Saturday, December 06, 2003

Fatal Mistake

Eric Alterman describes a meeting at Al Franken's place with John Kerry and a bunch of other people. [How come you never get invited to these things?--ed. Dunno.]

I think there are a lot of reasons that the Kerry campaign has failed to catch fire. Count me as one who, 8 months or so ago, would have bet money on him becoming the candidate. I still don't think he's done with, and nor do I believe in the inevitability of Dean. But, I agree that one of Kerry's main problems is this:

Kerry and I had what candidates call a “spirited exchange” in which he defended his vote. He said he felt betrayed by George Bush, whom he had believed, had not yet made up his mind to go to war when the vote was taken. He never expected a unilateral war given the way Powell, Scowcroft, Eagleberger and others were speaking at the time. He defends his willingness to trust the president of the United States, but now realizes that this was a big mistake. At one point, after answering somebody else’s question, he turned back to me and pointedly—one might even say “passionately”—insisted, “And Eric, if you truly believe that if I had been president, we would be at war in Iraq right now, then you shouldn’t vote for me.”

Unlike plenty of pundits who pretend they don't understand what Kerry's position on the war has been, or pretend that he's being inconsistent, I understand what Kerry's is. He claims he truly believed that voting for the resolution was voting for a show of strength to put the pressure on Saddam. I'll take him at his word about that... but that's precisely the problem.

I think for the Dem base, the issue isn't supporting the war or being against it. To a surprising degree Dem voters were for - and continue to not regret - this war. The issue is just how thick can one have been to have not believed war was inevitable the minute Andy Card and the boys rolled out the "new product" after Labor Day. I think Kerry could have been strongly pro war (and still critical of the occupation) and be doing well. I think he could have been strongly anti-war and be doing well. His sin was trusting the Bush administration. Even more than the obvious dubiousness of the WMD threat, it should have been obvious to anyone that we were going to go to war no matter what Saddam did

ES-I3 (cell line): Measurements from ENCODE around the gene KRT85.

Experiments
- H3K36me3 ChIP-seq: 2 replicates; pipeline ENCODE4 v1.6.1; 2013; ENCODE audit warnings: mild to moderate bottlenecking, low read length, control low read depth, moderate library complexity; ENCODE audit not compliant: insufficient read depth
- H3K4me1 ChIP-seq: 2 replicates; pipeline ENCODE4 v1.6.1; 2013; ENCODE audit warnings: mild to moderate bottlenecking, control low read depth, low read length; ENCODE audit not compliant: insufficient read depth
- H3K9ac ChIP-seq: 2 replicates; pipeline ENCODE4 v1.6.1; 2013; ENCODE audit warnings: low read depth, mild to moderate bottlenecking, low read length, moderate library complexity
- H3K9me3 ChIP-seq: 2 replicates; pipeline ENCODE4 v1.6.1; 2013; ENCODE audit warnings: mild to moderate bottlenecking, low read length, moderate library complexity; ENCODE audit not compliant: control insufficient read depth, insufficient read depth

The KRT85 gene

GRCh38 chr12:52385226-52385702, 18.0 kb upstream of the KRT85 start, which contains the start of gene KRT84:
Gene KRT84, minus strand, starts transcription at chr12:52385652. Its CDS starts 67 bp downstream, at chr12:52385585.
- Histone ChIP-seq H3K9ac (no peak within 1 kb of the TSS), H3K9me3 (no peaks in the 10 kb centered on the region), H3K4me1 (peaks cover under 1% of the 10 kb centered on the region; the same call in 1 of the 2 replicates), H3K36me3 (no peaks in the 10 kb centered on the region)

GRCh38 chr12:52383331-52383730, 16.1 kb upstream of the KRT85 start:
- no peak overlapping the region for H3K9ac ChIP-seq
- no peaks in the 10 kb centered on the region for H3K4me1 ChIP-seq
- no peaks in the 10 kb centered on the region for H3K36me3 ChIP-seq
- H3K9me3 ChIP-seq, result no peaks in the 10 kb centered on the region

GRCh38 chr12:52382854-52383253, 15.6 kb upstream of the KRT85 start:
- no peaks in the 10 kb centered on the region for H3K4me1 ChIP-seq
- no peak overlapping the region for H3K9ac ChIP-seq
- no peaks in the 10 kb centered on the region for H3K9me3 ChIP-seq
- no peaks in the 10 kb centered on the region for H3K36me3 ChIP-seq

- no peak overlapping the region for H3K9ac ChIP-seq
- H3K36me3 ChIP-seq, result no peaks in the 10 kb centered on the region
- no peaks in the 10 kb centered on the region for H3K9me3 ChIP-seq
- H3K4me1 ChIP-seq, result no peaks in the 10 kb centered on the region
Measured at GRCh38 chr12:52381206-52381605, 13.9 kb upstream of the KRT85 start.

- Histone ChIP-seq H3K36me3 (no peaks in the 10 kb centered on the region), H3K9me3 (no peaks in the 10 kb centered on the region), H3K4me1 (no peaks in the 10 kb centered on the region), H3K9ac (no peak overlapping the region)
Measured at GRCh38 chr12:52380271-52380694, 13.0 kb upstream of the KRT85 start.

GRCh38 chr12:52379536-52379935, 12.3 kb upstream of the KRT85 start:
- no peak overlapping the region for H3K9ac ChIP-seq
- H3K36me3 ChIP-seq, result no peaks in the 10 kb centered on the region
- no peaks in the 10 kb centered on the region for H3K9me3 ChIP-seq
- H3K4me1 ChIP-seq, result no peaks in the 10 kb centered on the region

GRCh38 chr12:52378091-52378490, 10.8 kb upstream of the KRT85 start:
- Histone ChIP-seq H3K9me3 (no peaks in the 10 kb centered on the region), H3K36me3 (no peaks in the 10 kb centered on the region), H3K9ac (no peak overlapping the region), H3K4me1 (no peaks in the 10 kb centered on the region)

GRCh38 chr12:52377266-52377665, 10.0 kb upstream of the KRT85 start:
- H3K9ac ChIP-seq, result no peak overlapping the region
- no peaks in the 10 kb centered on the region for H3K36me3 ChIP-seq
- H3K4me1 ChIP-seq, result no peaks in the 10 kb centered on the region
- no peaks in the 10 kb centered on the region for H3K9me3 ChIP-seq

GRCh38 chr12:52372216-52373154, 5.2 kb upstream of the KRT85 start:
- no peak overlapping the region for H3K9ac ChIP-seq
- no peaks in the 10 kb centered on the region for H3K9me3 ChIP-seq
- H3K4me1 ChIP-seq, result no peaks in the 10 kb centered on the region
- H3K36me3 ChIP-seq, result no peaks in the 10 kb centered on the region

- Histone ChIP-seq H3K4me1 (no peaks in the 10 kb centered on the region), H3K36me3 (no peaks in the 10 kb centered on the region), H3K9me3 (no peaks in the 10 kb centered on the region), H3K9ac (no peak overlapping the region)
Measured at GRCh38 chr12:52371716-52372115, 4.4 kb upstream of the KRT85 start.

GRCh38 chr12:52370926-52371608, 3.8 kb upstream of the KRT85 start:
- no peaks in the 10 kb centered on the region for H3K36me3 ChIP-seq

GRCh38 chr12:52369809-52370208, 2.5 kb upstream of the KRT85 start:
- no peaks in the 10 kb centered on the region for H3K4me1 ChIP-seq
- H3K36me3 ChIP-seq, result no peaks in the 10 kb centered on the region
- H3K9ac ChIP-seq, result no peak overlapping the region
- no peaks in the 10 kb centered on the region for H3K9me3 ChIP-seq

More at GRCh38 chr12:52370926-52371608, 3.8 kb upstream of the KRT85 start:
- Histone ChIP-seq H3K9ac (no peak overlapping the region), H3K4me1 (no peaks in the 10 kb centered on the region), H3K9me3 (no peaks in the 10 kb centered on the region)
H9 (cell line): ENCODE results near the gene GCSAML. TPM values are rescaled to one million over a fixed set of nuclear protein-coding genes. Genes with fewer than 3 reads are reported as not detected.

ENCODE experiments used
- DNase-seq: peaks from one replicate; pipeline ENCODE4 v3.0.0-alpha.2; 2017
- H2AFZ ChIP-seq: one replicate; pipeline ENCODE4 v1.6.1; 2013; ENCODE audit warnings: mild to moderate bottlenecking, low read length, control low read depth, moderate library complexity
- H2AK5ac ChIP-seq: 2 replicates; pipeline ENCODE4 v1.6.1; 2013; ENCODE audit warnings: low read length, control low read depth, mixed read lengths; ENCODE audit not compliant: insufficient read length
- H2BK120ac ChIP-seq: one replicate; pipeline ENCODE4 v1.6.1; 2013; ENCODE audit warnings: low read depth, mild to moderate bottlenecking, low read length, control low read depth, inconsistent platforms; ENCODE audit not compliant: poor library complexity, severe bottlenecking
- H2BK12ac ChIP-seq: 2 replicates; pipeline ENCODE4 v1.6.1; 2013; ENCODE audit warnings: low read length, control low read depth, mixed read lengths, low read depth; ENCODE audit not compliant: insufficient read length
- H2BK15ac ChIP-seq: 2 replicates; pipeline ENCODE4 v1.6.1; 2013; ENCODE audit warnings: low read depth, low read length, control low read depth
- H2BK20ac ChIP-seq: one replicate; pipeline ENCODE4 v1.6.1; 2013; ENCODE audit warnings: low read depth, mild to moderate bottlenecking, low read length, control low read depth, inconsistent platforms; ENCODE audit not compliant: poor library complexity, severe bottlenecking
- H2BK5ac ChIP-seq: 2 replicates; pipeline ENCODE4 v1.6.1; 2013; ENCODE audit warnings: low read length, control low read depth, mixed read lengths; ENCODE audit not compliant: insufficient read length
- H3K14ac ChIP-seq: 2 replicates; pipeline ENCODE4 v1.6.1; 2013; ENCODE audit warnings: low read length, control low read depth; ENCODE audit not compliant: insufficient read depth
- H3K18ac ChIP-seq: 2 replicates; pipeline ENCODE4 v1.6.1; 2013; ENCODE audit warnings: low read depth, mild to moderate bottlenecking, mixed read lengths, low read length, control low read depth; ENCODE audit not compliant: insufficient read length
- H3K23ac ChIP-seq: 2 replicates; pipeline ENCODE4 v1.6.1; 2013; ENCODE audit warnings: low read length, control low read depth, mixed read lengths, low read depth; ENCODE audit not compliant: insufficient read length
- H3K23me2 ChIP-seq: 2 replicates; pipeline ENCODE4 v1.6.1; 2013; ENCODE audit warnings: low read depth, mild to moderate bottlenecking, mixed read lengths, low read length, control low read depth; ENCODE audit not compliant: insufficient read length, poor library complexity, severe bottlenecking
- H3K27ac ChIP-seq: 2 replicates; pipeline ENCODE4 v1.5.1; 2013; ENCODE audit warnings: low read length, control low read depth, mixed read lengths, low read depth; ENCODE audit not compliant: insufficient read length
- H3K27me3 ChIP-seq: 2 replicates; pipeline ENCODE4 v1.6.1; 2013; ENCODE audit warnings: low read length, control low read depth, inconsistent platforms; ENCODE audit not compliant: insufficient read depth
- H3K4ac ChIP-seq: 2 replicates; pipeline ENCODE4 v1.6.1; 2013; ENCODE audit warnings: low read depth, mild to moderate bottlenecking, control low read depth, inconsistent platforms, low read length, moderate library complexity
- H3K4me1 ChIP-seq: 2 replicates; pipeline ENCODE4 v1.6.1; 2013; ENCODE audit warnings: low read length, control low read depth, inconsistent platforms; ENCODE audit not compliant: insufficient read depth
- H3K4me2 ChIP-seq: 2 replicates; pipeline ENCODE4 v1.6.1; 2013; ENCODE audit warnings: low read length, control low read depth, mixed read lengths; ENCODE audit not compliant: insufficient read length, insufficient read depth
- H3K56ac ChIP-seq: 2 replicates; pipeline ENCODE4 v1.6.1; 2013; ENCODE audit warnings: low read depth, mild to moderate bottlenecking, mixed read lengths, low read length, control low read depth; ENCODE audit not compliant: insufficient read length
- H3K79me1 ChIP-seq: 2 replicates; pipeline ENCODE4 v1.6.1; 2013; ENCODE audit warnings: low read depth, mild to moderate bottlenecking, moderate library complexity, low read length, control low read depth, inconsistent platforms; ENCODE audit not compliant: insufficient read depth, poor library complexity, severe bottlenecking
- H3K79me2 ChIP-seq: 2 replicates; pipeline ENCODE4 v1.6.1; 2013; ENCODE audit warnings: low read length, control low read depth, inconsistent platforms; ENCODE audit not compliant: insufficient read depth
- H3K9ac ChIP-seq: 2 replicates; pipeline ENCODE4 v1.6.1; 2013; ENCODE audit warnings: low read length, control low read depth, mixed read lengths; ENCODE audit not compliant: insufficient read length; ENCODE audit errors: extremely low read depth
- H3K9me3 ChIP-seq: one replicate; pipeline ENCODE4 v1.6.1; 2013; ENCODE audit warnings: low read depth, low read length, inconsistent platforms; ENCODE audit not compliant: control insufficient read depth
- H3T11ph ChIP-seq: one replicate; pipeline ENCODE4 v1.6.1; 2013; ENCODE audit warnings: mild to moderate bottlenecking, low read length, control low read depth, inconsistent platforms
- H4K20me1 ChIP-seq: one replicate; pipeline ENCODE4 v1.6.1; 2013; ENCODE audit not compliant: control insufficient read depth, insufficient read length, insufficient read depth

Should that be enough to sink someone? I don't know - but maybe it will.

More generally, I've stopped having any opinions on who is the "most electable." After reading numerous pundits, amateur and professional, pontificating about this issue I've concluded that no one has any better clue than anyone else. There are some things which can be quantified - fundraising, poll numbers, etc - but none of these more quantifiable things break strongly enough for any of the leading candidates, largely because they tend not to be mutually reinforcing. So, people are just groping for external validation of what are basically their own personal biases. I know I sure don't have a handle on what does or doesn't appeal to the Amurcan people, and I haven't seen much evidence that anyone else does either.

What I do know is that this is truly going to be one nasty political campaign. Even more "respectable" pundits like Krauthammer are reaching levels of deranged and anger-filled dishonesty that didn't show up until much later the last time around (partly because they still had the Clenis to kick around). None of the candidates are innoculated against any of it (Clark's military service won't stop them from calling him a disloyal American, or a war criminal, Dean's fiscal conservatism in Vt. and his pro-gun stance won't stop them from calling him a tax and spend liberal who wants to take your guns away, etc... The media will play along because that's their script for Democrats.)

[Didn't you promise a primary free zone? --ed. So sue me.]

...and Jesse Berney had me beat by 24 hours on this point.